## Archive for September, 2009

### Automated generation of machining sequences

September 18, 2009

When I was an undergraduate student I took a course on Machining. I did not enjoy to study the details of how various machine tools are built or how they work, but I had a lot of fun creating machining sequences, which required ingenuity. The regular visits to the machine shop were also fun. After all, it’s not everyday that one gets to see an object taking shape right before one’s eyes :-)

The instructor would give us a certain mechanical part and ask us to come up with a machining sequence for it. If you are not acquainted with machinist’s jargon, here’s a definition:

Definition: a machining sequence is a sequence of machining operations (such as turning, drilling, milling, boring, broaching, etc) that remove material from, say, an aluminium block in order to obtain a desired object (such as a piston or a cylinder for a car engine).

Note that machining is about removing material, i.e., it’s a subtractive technology. By contrast, rapid prototyping is an additive technology.

Let us consider an example. Suppose I give you the following 3D model:

What machining sequence would you propose? Here’s my proposal:

1. Start with a crude block of aluminium.
2. Given the object’s rotational symmetry about the longitudinal axis, use the lathe to shape the cylindrical / conical parts. Use the lathe also to drill the central hole along the longitudinal axis.
3. Note that the surface of the central hole is not smooth. It has “teeth”. I would say that a combined lathe / broach would allow one to obtain the “teeth”.
4. Drill 6 holes at the base.
5. Use a milling machine to remove material at the base, in between the 6 holes.

Here’s a sketchy illustration of the machining sequence I proposed, where a machine tool is assigned to various sections of the object being fabricated:

I am not an experienced machinist, and I make no claims that the machining sequence I have just proposed is any good. If you have ideas, feel free to share.

Suppose you have a 3D model of some object you would like to fabricate via machining. An experienced machinist is able to visualize the object and devise a machining sequence. Could a computer be taught to do the same?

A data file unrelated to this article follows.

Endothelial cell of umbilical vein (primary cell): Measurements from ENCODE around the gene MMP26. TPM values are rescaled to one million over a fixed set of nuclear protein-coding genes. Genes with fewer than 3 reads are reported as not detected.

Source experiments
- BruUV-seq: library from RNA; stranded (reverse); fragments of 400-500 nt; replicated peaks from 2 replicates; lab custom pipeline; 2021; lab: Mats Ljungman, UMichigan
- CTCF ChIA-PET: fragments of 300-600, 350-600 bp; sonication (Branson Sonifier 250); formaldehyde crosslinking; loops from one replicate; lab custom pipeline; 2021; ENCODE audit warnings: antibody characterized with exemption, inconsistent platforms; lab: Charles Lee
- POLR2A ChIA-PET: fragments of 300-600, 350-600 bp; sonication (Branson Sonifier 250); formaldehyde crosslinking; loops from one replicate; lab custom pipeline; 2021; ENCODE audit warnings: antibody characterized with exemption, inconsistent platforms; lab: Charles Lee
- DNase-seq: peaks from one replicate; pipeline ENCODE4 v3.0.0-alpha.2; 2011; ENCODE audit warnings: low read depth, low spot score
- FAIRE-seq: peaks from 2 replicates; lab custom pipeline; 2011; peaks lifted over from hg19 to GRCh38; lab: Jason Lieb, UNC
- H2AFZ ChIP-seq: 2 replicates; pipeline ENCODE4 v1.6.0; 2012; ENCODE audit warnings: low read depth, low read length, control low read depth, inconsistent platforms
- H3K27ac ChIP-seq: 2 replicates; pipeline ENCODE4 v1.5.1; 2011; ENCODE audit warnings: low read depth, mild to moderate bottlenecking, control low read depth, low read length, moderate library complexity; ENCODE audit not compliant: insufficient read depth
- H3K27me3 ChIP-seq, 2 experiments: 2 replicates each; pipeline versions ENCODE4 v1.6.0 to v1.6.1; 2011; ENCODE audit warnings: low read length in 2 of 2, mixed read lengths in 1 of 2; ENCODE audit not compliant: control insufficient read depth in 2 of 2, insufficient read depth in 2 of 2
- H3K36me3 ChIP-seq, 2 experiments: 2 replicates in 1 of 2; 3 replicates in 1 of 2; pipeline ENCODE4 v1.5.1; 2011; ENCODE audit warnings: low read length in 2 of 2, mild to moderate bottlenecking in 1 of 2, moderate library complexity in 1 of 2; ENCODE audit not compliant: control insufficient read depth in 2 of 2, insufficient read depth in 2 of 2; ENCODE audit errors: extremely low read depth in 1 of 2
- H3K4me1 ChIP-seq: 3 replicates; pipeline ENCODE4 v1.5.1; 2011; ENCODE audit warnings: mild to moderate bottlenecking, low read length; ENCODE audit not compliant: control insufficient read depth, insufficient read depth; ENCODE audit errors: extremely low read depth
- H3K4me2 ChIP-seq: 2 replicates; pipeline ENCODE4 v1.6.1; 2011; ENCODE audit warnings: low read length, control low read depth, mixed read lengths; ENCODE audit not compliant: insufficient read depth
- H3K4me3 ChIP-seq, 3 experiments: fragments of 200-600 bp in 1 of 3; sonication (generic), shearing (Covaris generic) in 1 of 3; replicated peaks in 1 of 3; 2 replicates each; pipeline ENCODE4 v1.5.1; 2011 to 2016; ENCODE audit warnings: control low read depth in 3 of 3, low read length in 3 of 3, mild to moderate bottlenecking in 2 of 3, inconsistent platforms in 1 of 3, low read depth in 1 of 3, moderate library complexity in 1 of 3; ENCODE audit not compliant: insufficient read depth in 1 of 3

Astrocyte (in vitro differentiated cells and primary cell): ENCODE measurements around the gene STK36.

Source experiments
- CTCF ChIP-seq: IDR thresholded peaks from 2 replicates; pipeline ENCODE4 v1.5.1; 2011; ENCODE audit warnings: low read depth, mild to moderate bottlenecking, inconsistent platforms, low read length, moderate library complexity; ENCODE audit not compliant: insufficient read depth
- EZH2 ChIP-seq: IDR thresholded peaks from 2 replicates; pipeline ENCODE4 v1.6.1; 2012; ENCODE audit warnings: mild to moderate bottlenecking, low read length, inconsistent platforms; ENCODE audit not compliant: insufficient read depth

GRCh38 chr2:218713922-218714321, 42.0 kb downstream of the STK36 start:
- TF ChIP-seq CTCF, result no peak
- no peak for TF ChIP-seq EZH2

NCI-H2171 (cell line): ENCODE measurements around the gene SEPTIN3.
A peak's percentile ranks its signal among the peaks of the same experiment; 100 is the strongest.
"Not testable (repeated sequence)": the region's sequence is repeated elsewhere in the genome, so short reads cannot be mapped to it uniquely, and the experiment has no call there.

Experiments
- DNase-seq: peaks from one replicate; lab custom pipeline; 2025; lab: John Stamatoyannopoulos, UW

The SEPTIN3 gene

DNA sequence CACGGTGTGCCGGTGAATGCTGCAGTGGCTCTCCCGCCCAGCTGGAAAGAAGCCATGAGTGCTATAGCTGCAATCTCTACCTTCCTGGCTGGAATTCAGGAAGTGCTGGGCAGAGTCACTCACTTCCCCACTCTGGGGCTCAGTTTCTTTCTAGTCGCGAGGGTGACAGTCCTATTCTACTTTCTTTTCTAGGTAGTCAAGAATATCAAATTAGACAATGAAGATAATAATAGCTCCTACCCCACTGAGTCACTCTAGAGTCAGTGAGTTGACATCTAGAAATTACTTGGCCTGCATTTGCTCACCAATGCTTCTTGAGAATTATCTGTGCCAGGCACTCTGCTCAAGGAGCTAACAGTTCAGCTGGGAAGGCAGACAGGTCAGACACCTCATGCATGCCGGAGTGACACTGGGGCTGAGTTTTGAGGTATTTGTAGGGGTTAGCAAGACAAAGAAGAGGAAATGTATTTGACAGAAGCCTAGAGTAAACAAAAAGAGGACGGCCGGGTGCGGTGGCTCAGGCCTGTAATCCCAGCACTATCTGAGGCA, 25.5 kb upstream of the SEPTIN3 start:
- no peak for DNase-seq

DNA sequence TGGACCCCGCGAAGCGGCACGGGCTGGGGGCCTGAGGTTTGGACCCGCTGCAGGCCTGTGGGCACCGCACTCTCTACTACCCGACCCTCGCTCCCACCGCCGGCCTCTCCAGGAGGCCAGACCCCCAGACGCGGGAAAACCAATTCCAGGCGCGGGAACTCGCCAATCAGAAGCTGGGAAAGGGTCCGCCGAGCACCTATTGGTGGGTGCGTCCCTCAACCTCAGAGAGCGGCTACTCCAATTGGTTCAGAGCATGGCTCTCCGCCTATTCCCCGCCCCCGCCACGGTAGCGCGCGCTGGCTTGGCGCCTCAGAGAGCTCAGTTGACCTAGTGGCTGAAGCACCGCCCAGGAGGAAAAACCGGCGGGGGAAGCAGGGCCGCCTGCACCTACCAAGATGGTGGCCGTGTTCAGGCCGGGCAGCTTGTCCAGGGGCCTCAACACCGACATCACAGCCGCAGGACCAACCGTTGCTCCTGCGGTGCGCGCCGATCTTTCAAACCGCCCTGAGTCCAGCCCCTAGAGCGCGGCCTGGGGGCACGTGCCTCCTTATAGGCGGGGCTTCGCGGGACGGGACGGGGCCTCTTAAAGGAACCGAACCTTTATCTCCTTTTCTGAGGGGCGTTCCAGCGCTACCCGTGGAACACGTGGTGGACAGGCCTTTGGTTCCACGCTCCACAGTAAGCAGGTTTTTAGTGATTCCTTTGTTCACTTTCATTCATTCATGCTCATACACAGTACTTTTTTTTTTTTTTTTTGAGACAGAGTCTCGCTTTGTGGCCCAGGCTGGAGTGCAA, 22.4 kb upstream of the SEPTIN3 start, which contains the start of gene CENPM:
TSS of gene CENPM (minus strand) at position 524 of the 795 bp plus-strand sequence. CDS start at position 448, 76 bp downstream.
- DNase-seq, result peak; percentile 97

Problem: develop algorithms that, given a 3D model of some object, automatically generate machining sequences. These algorithms should determine which machining operations to use, and in which order.

The machining sequence to be carried out is a function of the geometry and the topology of the object to be fabricated. Hence, algorithms that automatically generate machining sequences would have to “understand” the geometry and the topology of the given 3D model. This suggests that ideas from Computational Geometry and Computational Topology could perhaps be applied in this particular problem. For example, if the object to be fabricated has cylindrical holes in it, then it’s likely that one should use a drill or a lathe. These holes are a geometrical / topological property of the object. How can a computer be taught to understand them?

Furthermore, there probably is more than one possible machining sequence to fabricate the desired object from the same crude block of metal. If there are many possible machining sequences, then one can start thinking of optimality. Some possible optimality criteria would be to minimize the total number of operations, or to minimize the total fabrication time, for example. Can you think of other criteria? Given one optimality criterion, one can then try to find the “best” machining sequence.

I wonder if Machine Learning could help, too. Give the same 3D model to an experienced machinist and to the software system we’re developing. Both devise machining sequences. The human will probably beat the computer. Feed the computer with the machining sequence devised by the human. Repeat this procedure many times. Iterate until one has obtained a skilled “machining expert system“. The ingenuity and creativity required to transform crude blocks of metal into beautifully machined parts would be emulated by algorithms. I make no claims that this would be easy to implement ;-)

I looked for work on this area. I found a few patents [1]-[5], and a bunch of technical papers [6]-[12] dedicated to this problem. Interestingly, most patents I found on this topic were filed by Japanese. This should come as no surprise. After all, the Japanese are notoriously good at optimizing manufacturing processes.